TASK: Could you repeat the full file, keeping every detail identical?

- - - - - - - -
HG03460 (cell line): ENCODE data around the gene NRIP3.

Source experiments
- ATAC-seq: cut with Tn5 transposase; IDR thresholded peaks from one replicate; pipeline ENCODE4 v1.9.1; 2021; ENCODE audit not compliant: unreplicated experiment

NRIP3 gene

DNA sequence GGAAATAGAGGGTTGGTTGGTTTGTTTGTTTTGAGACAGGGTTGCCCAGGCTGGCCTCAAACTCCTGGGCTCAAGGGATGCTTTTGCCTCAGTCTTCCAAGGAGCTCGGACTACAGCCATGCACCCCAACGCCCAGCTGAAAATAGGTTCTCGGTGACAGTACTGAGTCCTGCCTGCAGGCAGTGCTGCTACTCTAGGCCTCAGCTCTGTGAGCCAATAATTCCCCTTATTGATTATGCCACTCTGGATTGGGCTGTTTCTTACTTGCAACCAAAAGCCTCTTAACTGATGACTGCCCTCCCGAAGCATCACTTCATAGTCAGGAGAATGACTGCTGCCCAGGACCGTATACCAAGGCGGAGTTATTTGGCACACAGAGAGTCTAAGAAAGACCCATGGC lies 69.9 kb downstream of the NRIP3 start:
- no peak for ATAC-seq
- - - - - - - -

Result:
HG03460 (cell line): ENCODE data around the gene NRIP3.

Source experiments
- ATAC-seq: cut with Tn5 transposase; IDR thresholded peaks from one replicate; pipeline ENCODE4 v1.9.1; 2021; ENCODE audit not compliant: unreplicated experiment

NRIP3 gene

DNA sequence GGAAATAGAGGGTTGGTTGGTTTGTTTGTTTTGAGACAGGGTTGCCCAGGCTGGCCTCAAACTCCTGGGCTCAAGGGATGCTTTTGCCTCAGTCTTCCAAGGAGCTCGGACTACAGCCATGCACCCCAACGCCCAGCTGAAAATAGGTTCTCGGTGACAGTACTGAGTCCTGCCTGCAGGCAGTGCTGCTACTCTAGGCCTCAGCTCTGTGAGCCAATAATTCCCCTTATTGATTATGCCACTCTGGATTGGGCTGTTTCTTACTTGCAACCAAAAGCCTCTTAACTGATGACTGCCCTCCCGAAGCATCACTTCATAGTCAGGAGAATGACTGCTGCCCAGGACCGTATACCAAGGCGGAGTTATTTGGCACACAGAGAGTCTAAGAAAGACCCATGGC lies 69.9 kb downstream of the NRIP3 start:
- no peak for ATAC-seq